The Commonwealth Fund recently published a commentary calling for delaying scheduled Medicaid DSH cuts.  Go here to see the article “Keep Harmful Cuts in Federal Medicaid Disproportionate Share Hospital Payments at Bay.”

 

House Members Seek Delay of DSH Cuts

221 members of the House of Representatives have written to House leaders asking them to delay cuts in Medicaid disproportionate share payments (Medicaid DSH) that are scheduled to begin on October 1.

The cuts, mandated by the Affordable Care Act, have already twice been delayed by Congress, both times for two years, and now, a majority of House members have written to House speaker Paul Ryan and minority leader Nancy Pelosi asking them to advance legislation to delay Medicaid DSH cuts once again.

The purpose of Medicaid DSH payments is to help hospitals that serve especially large numbers of low-income patients to absorb some of the losses they incur serving uninsured and underinsured people.  All private safety-net hospitals receive Medicaid DSH payments and NAUH recently wrote to House members asking them to sign this letter asking Mr. Ryan and Ms. Pelosi.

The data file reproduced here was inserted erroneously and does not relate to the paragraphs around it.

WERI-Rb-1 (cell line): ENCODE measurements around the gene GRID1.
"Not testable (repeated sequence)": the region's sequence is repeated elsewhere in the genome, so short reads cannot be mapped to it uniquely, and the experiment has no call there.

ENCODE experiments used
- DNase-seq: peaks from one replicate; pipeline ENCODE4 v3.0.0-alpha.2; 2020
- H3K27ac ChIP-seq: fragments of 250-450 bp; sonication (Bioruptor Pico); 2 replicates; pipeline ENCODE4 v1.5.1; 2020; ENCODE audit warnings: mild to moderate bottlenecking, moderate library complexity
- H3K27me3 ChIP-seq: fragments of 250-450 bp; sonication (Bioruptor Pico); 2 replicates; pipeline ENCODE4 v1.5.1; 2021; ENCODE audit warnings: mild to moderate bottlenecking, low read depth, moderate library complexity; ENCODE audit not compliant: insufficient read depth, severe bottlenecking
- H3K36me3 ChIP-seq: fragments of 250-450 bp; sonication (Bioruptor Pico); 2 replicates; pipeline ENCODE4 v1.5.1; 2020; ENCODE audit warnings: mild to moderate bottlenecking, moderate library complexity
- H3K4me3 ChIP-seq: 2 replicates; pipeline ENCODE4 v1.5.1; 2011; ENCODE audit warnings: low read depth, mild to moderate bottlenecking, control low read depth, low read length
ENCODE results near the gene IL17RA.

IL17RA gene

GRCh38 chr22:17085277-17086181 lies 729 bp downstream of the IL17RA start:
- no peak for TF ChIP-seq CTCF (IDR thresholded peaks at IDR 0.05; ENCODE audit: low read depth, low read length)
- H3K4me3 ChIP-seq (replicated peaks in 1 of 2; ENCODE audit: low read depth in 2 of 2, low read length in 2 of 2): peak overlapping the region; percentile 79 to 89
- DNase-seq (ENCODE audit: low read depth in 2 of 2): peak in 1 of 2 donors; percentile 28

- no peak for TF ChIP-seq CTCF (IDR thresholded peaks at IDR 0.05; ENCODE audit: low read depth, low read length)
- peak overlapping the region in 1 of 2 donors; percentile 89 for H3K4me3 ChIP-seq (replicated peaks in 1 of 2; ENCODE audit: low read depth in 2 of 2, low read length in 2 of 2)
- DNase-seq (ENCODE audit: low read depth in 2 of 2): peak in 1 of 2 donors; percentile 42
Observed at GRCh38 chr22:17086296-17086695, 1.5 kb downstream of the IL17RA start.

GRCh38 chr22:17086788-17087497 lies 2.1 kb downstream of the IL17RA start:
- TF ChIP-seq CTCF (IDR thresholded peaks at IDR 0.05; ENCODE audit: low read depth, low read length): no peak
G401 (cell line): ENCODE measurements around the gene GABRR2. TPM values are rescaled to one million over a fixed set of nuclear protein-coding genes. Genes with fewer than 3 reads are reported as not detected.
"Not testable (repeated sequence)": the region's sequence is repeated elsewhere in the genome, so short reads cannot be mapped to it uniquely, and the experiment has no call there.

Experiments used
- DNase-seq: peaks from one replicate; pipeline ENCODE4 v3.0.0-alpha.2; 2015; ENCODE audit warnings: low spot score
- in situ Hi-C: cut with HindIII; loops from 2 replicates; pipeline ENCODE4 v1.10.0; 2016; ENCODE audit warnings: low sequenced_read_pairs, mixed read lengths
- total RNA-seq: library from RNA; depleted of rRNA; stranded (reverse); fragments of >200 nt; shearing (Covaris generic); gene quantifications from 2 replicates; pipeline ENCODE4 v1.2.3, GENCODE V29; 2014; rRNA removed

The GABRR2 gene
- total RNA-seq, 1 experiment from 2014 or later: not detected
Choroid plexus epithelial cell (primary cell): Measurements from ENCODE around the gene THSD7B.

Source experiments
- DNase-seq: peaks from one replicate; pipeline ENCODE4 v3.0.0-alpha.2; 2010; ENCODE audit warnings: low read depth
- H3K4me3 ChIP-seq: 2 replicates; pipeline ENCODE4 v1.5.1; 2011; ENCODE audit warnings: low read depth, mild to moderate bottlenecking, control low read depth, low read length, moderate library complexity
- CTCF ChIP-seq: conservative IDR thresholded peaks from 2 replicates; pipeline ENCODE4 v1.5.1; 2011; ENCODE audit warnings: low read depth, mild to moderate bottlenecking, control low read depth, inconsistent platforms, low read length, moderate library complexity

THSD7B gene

See the letter to House leaders here and see NAUH’s letter to House members here.

NAUH Urges House to Delay Medicaid DSH Cuts

The House of Representatives should delay the proposed implementation of major cuts in Medicaid disproportionate share (Medicaid DSH) allotments to the states.

The reduction of Medicaid DSH allotments, mandated by the Affordable Care Act, has already been delayed twice by Congress, and now, a bipartisan letter is being circulated among House members asking House Speaker Paul Ryan and House minority leader Nancy Pelosi to move legislation to delay the Medicaid DSH cuts again for another two years.